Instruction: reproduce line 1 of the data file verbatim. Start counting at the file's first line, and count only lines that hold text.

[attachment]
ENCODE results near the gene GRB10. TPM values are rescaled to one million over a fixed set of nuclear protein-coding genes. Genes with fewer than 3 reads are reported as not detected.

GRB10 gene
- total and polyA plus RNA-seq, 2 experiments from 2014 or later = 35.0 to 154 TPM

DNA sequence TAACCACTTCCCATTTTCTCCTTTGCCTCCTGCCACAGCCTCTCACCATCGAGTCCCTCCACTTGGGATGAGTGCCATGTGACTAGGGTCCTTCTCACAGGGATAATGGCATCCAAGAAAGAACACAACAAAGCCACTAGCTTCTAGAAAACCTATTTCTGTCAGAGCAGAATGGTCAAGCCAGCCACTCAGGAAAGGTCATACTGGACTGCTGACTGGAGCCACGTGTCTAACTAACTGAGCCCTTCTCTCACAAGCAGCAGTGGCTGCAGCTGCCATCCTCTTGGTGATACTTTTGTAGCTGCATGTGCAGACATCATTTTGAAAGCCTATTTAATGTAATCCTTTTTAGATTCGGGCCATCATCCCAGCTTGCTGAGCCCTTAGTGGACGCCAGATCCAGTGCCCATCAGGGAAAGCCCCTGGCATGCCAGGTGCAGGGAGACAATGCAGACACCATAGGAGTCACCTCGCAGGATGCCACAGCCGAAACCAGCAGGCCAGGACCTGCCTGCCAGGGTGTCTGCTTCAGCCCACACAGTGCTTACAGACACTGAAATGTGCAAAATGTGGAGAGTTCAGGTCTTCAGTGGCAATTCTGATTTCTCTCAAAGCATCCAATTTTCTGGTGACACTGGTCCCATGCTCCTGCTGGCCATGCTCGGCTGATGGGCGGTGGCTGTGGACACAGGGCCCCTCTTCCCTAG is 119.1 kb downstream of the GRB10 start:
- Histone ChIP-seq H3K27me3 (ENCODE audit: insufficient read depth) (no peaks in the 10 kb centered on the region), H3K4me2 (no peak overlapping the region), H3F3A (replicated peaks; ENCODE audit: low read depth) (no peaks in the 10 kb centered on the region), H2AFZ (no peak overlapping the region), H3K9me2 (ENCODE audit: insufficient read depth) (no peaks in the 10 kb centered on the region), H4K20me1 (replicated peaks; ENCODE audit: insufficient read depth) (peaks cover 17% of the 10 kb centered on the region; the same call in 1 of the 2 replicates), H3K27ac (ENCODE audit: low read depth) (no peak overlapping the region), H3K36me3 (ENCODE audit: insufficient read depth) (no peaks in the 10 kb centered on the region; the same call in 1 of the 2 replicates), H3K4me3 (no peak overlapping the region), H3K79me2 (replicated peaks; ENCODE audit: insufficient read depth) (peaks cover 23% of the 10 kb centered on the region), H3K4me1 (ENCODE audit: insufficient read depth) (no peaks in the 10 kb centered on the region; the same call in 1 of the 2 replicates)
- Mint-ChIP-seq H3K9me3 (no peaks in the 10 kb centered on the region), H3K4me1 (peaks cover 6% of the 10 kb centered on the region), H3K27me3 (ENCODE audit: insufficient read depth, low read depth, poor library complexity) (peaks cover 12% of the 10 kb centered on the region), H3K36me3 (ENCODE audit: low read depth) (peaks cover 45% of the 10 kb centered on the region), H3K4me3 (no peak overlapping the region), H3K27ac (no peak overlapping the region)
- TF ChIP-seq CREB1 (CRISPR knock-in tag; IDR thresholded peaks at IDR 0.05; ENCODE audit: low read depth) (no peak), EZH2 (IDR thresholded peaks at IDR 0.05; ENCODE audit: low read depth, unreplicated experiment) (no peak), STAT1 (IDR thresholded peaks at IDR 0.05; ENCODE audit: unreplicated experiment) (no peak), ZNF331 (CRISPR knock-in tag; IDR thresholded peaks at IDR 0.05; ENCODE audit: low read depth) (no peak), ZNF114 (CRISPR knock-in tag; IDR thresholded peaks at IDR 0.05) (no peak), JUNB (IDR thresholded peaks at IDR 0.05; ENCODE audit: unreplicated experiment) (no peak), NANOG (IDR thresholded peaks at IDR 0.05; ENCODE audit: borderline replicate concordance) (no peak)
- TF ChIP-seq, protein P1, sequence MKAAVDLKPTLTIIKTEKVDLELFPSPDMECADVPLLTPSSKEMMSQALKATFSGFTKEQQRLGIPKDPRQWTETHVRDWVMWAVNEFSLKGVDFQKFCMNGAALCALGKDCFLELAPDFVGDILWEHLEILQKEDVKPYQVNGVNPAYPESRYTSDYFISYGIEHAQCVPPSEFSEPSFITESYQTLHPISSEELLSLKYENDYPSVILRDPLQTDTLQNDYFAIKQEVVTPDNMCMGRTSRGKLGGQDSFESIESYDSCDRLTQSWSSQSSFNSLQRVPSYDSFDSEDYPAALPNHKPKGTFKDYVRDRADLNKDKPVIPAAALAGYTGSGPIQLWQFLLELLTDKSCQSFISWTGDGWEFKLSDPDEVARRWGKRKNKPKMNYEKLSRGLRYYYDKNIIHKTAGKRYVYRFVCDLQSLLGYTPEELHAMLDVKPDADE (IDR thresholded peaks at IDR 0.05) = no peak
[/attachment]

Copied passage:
ENCODE results near the gene GRB10. TPM values are rescaled to one million over a fixed set of nuclear protein-coding genes. Genes with fewer than 3 reads are reported as not detected.